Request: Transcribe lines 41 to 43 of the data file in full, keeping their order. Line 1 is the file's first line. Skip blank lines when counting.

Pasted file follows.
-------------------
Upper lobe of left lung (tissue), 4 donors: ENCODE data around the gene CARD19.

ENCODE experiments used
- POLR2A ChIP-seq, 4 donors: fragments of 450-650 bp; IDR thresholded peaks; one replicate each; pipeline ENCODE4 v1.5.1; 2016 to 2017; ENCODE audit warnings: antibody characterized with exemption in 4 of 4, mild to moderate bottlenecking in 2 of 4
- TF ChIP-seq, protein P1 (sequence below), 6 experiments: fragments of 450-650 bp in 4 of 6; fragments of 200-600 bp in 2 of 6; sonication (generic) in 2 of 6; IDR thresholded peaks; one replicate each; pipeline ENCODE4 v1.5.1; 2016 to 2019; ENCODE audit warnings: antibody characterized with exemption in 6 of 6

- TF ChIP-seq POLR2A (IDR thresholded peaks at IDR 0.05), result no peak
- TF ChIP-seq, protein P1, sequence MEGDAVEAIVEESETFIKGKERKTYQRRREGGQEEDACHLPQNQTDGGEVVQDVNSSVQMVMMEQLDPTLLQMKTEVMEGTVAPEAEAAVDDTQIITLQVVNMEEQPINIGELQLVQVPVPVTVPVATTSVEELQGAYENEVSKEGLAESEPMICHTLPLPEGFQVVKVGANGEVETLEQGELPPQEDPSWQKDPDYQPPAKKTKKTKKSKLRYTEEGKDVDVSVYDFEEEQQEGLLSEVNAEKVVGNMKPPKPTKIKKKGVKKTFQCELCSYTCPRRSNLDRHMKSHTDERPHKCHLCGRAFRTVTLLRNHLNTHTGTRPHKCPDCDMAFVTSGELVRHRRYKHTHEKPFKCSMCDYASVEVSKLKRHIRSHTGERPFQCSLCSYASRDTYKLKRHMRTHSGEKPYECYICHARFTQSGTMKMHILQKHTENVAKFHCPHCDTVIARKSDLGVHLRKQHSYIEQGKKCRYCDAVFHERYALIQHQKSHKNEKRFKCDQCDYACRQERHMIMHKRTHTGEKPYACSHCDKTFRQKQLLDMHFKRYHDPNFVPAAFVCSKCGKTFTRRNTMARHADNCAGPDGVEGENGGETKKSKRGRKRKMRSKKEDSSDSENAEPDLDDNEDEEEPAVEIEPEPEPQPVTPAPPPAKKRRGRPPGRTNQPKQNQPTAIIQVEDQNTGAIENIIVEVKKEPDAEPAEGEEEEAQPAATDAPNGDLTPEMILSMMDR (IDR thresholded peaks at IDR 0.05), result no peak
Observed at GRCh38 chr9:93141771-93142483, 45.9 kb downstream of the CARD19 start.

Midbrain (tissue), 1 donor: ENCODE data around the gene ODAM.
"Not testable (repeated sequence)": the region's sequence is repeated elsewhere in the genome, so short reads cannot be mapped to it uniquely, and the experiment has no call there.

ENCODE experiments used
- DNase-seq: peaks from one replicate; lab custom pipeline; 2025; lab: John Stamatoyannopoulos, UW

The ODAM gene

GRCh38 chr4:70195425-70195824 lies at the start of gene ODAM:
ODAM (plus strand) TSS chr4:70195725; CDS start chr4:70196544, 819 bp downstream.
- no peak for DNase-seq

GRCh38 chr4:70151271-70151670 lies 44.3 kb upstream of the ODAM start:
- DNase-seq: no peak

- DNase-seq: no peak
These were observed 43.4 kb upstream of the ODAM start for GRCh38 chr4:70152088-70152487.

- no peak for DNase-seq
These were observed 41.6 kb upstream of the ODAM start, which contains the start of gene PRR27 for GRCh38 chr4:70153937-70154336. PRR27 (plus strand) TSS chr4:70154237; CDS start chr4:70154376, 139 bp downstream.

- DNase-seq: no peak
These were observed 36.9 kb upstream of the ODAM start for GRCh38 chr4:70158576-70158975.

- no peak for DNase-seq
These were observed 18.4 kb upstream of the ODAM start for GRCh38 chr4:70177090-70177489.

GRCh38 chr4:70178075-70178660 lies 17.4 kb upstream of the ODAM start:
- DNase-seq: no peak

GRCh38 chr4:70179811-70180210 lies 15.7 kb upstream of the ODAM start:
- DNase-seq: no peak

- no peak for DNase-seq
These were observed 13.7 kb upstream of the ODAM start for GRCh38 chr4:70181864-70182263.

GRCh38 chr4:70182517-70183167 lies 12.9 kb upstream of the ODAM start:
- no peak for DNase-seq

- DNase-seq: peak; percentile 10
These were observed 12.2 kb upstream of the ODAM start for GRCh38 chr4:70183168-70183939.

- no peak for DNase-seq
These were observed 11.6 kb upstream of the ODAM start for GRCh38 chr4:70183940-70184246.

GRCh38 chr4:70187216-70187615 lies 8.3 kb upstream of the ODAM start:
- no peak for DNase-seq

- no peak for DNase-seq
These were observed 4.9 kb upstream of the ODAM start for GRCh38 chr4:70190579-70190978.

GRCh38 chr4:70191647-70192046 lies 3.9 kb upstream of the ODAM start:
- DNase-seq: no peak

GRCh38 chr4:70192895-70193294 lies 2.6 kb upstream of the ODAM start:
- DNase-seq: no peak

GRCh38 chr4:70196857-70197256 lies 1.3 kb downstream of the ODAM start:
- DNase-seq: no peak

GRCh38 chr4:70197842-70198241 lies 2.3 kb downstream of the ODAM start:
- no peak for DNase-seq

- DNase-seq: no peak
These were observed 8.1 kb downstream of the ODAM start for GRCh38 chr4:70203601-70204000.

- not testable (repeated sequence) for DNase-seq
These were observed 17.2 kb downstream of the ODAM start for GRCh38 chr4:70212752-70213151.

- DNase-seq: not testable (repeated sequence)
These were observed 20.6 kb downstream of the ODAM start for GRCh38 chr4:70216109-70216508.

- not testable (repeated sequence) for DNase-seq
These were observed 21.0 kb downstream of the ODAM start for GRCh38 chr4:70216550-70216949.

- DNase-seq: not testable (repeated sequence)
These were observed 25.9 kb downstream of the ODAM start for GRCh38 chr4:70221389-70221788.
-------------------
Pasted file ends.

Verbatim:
These were observed 4.9 kb upstream of the ODAM start for GRCh38 chr4:70190579-70190978.

GRCh38 chr4:70191647-70192046 lies 3.9 kb upstream of the ODAM start:
- DNase-seq: no peak